Sunday, August 19, 2012

What I Did

What I Did, by Christopher Wakling.

This is the first bit and shall I tell you why? Okay I will. It is to make you read the rest.

Don't worry, it isn't a trailer. Trailers are the first bits before films which are actually really adverts and Dad said adverts are where they try to get you to buy something you probably don't want. Then again Mum says maybe you do. I often want it.

You want this story. It has already started.


This novel is written in first-person from the view of the protagonist, Billy, who is six years old. Often times this technique does work, as in Emma Donaghue's Room, but I found this novel to be a bit disjointed and almost like reading "stream of consciousness" writing, even though some "Billy-isms" were funny ... interestingly enough, Donaghue gives a recommendation of this novel on its front cover, too.

Synopsis from the publisher:
Six-year-old Billy has a vivid imagination and a unique way of explaining the world. But when he runs into a busy street ignoring his father's commands, he sets in motion a series of unexpected, family-altering events. WHAT I DID is an astounding and heart-wrenching reminder of how the best intentions can lead to disastrous consequences, and one bad decision can take on a life of its own.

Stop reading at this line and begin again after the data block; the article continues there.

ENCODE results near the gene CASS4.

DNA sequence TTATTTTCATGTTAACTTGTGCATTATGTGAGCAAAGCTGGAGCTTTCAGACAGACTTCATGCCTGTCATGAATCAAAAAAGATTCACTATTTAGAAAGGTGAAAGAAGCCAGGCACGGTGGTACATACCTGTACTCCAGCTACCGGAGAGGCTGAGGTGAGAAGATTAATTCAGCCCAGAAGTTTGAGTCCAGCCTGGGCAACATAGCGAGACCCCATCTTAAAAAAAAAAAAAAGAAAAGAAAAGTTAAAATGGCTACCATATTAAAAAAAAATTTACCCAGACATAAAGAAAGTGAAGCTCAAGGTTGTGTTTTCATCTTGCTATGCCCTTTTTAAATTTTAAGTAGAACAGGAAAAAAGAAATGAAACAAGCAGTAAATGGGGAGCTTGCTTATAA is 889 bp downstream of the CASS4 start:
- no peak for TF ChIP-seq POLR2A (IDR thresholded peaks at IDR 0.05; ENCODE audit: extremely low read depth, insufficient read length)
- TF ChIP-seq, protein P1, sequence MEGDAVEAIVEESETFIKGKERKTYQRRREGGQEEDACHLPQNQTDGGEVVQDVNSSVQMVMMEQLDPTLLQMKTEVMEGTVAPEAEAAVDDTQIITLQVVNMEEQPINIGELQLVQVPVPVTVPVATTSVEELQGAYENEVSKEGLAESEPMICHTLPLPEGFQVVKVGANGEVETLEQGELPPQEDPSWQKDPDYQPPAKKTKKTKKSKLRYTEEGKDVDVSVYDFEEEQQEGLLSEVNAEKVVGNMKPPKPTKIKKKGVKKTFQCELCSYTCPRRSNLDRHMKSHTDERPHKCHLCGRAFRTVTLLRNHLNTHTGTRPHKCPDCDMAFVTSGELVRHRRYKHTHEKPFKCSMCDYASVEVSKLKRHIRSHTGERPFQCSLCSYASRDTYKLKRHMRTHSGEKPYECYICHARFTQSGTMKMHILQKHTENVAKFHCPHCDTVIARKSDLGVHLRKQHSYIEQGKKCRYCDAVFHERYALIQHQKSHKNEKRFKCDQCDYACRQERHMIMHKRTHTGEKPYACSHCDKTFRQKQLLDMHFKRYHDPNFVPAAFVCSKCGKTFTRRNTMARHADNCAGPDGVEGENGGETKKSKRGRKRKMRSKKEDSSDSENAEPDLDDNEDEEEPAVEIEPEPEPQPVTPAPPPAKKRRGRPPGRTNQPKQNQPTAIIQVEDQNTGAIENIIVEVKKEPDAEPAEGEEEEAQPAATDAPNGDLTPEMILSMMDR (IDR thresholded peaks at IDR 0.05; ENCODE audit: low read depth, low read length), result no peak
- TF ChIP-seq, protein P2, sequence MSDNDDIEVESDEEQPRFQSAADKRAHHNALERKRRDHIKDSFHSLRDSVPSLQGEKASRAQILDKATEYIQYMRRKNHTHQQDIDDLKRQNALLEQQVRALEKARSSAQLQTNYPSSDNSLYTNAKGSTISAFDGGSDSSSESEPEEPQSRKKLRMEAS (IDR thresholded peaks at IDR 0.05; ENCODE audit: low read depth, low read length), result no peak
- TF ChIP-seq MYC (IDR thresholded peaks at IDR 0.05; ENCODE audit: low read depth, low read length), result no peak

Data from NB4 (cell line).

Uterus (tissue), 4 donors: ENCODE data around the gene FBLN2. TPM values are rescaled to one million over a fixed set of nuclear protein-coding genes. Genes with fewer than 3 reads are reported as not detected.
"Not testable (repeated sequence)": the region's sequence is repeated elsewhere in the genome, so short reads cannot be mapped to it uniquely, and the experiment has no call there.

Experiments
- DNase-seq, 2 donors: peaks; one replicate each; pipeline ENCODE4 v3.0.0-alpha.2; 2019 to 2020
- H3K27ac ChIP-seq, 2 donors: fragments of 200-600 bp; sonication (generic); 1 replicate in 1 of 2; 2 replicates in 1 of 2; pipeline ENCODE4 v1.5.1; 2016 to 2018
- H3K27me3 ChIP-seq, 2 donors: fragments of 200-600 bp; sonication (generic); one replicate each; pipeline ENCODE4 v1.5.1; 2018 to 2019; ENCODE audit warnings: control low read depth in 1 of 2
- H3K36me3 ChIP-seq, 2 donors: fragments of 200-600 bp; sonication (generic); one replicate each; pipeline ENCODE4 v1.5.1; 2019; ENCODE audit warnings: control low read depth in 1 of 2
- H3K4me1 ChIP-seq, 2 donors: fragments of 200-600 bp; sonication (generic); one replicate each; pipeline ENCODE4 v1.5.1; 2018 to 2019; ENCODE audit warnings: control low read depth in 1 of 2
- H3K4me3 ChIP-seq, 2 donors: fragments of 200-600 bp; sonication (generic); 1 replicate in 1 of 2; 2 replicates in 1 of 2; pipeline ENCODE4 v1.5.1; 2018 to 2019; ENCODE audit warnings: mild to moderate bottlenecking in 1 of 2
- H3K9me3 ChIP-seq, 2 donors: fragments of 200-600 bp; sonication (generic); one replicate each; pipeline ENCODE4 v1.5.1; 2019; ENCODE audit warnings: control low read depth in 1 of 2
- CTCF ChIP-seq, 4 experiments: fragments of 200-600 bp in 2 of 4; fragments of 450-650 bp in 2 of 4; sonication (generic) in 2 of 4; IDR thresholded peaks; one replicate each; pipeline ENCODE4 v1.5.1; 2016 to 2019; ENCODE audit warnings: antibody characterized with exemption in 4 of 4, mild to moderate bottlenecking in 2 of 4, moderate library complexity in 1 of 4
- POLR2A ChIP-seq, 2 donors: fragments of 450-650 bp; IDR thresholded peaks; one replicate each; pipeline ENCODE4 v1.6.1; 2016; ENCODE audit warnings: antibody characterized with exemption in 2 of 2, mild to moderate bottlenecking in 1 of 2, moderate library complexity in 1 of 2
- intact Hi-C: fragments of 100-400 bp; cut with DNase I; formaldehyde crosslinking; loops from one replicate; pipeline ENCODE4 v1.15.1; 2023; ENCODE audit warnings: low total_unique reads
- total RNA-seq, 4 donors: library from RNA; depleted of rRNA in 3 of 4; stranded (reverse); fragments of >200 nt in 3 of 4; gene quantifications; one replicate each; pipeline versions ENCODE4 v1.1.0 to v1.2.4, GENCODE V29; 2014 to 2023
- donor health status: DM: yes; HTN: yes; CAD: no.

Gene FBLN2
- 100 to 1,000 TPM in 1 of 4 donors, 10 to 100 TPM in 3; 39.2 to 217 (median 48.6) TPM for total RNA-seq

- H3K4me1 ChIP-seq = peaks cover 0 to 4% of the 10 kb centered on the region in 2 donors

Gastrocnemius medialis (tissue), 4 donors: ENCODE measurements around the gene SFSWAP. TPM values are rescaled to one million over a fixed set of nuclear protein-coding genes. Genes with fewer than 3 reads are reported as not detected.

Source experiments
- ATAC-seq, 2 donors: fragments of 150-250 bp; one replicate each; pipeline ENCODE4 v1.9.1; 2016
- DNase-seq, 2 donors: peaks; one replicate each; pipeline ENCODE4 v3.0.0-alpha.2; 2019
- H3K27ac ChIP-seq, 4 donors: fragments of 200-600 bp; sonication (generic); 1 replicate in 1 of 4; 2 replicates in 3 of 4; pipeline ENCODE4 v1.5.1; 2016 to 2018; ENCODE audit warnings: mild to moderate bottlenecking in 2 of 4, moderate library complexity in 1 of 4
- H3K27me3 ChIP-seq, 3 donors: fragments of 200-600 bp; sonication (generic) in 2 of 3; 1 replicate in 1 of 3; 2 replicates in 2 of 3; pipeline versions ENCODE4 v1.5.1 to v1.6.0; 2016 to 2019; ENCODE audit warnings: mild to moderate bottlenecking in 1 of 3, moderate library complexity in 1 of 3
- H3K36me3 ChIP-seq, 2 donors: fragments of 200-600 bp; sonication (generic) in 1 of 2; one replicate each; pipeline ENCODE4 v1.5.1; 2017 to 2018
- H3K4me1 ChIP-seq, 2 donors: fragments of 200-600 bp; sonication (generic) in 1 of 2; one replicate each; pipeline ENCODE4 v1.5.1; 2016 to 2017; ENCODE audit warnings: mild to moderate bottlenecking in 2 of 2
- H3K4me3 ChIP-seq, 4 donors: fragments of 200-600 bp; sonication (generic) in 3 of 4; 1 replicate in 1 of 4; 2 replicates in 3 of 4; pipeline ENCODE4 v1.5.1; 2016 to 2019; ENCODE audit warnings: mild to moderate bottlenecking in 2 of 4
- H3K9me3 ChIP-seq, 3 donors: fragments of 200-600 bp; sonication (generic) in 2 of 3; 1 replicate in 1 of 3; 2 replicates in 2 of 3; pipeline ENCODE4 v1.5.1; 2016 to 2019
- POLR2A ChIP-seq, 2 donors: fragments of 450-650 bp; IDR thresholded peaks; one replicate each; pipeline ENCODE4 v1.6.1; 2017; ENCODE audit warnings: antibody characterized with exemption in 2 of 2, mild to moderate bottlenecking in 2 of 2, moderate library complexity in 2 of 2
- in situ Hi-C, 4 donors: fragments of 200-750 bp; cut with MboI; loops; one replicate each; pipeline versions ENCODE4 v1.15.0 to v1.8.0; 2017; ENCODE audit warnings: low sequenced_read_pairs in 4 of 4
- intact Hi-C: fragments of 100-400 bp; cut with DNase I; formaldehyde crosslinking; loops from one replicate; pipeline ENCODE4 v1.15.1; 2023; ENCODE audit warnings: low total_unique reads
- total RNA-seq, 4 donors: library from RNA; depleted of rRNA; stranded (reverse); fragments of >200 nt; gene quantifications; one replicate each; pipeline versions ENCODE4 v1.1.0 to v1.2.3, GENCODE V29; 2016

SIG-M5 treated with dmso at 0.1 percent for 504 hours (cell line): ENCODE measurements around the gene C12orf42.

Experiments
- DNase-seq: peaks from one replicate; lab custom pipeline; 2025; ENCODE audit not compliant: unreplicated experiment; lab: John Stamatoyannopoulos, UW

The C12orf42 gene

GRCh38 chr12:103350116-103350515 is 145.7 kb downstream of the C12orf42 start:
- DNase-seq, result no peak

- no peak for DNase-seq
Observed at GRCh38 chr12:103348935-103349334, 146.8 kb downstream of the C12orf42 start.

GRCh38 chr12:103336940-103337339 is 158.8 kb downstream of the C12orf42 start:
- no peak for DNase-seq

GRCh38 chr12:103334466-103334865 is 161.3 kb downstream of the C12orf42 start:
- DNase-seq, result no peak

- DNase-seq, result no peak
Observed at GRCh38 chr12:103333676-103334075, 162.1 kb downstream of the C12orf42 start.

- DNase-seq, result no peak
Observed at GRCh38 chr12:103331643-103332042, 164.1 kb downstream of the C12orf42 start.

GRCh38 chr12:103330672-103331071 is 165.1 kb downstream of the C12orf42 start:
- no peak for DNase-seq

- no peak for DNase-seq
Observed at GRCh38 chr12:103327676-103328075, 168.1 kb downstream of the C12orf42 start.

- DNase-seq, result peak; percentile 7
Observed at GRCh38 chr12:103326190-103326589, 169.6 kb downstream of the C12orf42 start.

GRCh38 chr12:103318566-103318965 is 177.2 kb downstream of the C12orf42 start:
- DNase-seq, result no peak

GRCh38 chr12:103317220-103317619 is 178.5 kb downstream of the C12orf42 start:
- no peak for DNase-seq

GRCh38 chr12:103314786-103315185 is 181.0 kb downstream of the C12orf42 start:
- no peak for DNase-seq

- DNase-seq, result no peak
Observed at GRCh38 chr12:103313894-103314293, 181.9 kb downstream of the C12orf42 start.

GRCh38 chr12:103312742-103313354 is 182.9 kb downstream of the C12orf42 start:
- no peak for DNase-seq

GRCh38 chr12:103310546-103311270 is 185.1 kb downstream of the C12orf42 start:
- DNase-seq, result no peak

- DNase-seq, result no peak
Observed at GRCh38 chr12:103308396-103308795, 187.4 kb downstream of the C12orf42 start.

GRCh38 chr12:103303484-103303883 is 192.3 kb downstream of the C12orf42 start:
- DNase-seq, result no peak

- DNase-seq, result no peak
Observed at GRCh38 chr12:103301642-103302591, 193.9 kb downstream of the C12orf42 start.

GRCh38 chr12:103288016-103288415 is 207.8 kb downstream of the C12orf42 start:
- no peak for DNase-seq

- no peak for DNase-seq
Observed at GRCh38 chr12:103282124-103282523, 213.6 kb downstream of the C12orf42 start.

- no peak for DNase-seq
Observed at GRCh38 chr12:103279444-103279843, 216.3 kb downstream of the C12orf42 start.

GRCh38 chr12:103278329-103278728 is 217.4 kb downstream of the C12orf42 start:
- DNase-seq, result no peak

Billy's father belts him in the middle of the street one day after he ignores his father and runs into oncoming traffic. A concerned pedestrian sees this and reports him to Child Services, and soon they find Billy and his family at their house. It's finally agreed that Billy's dad won't be near him without another adult around, but he keeps breaking this rule, and at the end he finally snaps and does something that definitely won't help his case.

It's sometimes fun to be in Billy's head - i.e., he writes words as he hears them, so "running commentary" turns into "running comment tree" - but for the most part, this novel took me a long time to get through. His story is definitely interesting, but might have been better told from an adult point of view, or in alternating chapters between his parents, grandma, and himself.

2 stars out of 5.

*Disclosure: I received a copy of this book to review. The opinions expressed here, however, are my own.

3 comments:

  1. Replies
    1. If you're looking for a book with a strong young lead, you should read Room, that I mentioned - a friend recommended it and it was great.

      Delete
    2. great! thanks for the recommendation.

      Delete

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